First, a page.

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Nurse-led Motivational Telephone Follow-up After Same-day Percutaneous Coronary Intervention Reduces Readmission and Contacts to General Practice

Mols, Rikke Elmose, PhD, RN; Hald, Marianne, RN; Vistisen, Heidi Sønderby, MCn, RN; Lomborg, Kirsten, PhD, RN; Maeng, Michael, MD, PhD

Journal of Cardiovascular Nursing: May/June 2019 - Volume 34 - Issue 3 - p 222–230
doi: 10.1097/JCN.0000000000000566
ARTICLES: Interventions

Background: Same-day discharge of patients undergoing percutaneous coronary intervention (PCI) may challenge preparation of patients for discharge.

Objective: The objective of this study was to investigate whether nurse-led telephone follow-up influenced patients' self-management post-PCI.

Methods: We performed a randomized study with an allocation rate of 1:1. A standardized nurse-led motivational telephone consultation was conducted between 2 and 5 days after PCI to support adherence to medical therapy, follow-up activities, emotional well-being, and healthy lifestyle. The control group received usual care and discharge procedures. Primary outcome was adherence to use of P2Y12 inhibitor (clopidogrel or ticagrelor) therapy at 30 days of follow-up.

Results: We consecutively included 294 elective patients (83%) undergoing PCI and with planned same-day discharge. Adherence to P2Y12 inhibitors was not influenced by the intervention (intervention vs control, 95% vs 93%, respectively; P = .627). However, the proportion of patients readmitted (8% vs 16%, P = .048), as well as self-initiated contacts to general practitioners (29% vs 42%, P = .020), was lower in the intervention group compared with the control group. Patients in the intervention group were more likely to know how to manage symptoms of angina pectoris (90% vs 80%, P = .015), and a higher proportion of patients in the intervention group commenced healthy physical activities (53% vs 41%, P = .043).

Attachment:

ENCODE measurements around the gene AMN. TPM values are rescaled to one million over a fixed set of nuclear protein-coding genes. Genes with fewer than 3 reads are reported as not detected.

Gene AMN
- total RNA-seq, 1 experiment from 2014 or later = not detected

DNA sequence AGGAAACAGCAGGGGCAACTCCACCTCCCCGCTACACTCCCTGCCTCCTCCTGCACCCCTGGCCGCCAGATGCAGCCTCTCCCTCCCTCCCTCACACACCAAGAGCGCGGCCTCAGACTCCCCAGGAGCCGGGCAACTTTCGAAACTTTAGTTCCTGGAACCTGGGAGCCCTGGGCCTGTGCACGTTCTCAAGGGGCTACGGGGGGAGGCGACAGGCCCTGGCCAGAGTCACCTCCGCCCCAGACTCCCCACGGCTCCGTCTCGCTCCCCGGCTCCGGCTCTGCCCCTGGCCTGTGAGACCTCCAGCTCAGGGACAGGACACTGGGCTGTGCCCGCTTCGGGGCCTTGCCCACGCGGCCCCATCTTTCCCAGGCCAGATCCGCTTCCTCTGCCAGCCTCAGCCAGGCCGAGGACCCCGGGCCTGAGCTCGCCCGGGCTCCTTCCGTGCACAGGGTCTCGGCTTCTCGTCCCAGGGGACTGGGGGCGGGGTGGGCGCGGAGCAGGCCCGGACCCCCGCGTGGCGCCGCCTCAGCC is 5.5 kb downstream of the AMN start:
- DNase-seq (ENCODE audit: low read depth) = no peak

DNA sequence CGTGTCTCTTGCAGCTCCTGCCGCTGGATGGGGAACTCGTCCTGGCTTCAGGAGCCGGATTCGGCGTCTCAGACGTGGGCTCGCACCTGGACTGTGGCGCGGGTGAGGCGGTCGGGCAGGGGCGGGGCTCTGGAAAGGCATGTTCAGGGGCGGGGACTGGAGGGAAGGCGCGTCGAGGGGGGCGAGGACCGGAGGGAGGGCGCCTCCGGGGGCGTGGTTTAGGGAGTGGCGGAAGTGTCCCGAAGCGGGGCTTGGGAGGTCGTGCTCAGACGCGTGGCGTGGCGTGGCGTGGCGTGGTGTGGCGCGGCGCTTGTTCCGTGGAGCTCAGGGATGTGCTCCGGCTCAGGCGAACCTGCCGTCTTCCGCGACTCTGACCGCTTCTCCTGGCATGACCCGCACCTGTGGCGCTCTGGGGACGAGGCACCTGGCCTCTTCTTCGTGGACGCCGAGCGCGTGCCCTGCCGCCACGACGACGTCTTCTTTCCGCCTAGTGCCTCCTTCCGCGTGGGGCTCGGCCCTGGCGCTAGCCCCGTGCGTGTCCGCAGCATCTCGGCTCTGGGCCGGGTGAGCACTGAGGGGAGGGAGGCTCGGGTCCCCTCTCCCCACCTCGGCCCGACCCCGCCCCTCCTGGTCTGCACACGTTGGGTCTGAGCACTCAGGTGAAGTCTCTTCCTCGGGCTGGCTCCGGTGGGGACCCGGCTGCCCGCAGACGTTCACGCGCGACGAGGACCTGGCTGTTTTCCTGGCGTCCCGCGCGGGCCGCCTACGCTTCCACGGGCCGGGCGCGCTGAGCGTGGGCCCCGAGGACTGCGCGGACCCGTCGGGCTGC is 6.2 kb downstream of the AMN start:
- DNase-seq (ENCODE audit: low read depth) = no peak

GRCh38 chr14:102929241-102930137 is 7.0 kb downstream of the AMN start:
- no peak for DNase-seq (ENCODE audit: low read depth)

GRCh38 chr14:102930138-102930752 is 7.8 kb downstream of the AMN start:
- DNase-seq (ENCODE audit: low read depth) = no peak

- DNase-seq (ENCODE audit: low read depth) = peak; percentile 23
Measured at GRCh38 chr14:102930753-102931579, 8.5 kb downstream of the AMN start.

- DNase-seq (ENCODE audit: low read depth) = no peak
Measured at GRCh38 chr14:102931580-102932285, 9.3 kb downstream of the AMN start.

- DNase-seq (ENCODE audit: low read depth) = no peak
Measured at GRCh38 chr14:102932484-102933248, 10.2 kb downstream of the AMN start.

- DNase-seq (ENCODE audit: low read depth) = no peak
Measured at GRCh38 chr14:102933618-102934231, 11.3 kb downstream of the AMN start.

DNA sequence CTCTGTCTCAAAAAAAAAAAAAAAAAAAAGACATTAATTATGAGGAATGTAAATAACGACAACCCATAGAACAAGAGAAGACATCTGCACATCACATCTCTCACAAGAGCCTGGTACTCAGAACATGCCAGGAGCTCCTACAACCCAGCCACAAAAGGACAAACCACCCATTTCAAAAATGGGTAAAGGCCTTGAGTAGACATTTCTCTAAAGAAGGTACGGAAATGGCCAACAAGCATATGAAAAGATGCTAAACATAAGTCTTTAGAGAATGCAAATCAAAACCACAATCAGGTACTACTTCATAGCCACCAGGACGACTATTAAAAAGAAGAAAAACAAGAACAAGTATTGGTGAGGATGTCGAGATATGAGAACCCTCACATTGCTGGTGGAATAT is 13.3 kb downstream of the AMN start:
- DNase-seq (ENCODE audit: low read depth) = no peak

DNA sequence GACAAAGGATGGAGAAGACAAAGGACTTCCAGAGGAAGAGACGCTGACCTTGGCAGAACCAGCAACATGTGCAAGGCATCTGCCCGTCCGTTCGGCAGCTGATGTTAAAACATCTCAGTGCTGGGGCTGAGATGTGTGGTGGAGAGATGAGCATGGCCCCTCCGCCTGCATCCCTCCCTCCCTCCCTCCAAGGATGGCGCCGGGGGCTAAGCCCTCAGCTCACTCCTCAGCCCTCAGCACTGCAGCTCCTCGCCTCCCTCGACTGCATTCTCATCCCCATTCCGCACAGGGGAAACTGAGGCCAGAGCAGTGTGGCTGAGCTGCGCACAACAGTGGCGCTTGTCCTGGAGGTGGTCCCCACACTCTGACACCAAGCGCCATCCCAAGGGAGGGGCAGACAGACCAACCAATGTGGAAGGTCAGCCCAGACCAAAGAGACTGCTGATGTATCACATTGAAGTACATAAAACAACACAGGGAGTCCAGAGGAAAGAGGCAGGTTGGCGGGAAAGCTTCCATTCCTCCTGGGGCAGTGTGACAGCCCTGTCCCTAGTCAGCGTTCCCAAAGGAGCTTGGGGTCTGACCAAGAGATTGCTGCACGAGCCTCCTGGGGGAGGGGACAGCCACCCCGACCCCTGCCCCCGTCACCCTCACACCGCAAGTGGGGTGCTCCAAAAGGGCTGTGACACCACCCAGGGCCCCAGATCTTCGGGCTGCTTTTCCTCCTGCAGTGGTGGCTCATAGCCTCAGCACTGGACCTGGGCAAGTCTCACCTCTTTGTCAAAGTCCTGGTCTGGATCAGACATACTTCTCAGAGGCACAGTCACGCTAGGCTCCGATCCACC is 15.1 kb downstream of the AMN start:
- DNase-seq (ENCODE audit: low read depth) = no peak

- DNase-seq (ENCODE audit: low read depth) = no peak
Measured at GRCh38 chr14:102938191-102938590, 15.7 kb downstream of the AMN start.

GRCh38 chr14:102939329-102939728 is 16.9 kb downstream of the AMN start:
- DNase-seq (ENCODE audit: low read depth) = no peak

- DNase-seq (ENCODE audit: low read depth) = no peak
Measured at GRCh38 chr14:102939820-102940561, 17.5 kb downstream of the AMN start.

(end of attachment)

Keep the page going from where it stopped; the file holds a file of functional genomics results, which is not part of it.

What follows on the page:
Conclusion: Nurse-led motivational telephone follow-up did not influence adherence to antiplatelet medical therapy after PCI. However, the intervention positively influenced self-management of angina pectoris and reduced hospital readmissions and self-initiated contacts to general practitioners and hospitals.

Rikke Elmose Mols, PhD, RN Healthcare Researcher, Department of Cardiology, Aarhus University Hospital, Denmark.

Marianne Hald, RNProject Nurse, Department of Cardiology, Aarhus University Hospital, Denmark.

Heidi Soenderby Vistisen, MCn, RNDevelopment Nurse, Department of Cardiology, Aarhus University Hospital, Denmark.

Kirsten Lomborg, PhD, RNProfessor, Department of Clinical Medicine, Aarhus University; and the Research Program in Patient Involvement, Aarhus University Hospital, Denmark.

Michael Maeng, PhD, MD Associated Professor and Invasive Cardiologist, Department of Cardiology, Aarhus University Hospital, Denmark.

The study received financial support from an internal fund at Aarhus University Hospital Nursing Foundation (MVU-Foundation).

The authors have no conflicts of interest to disclose.

Correspondence Rikke Elmose Mols, PhD, RN, Department of Cardiology, Aarhus University Hospital, Palle Juul-Jensens Blvd 99, 8200 Aarhus N, Denmark (

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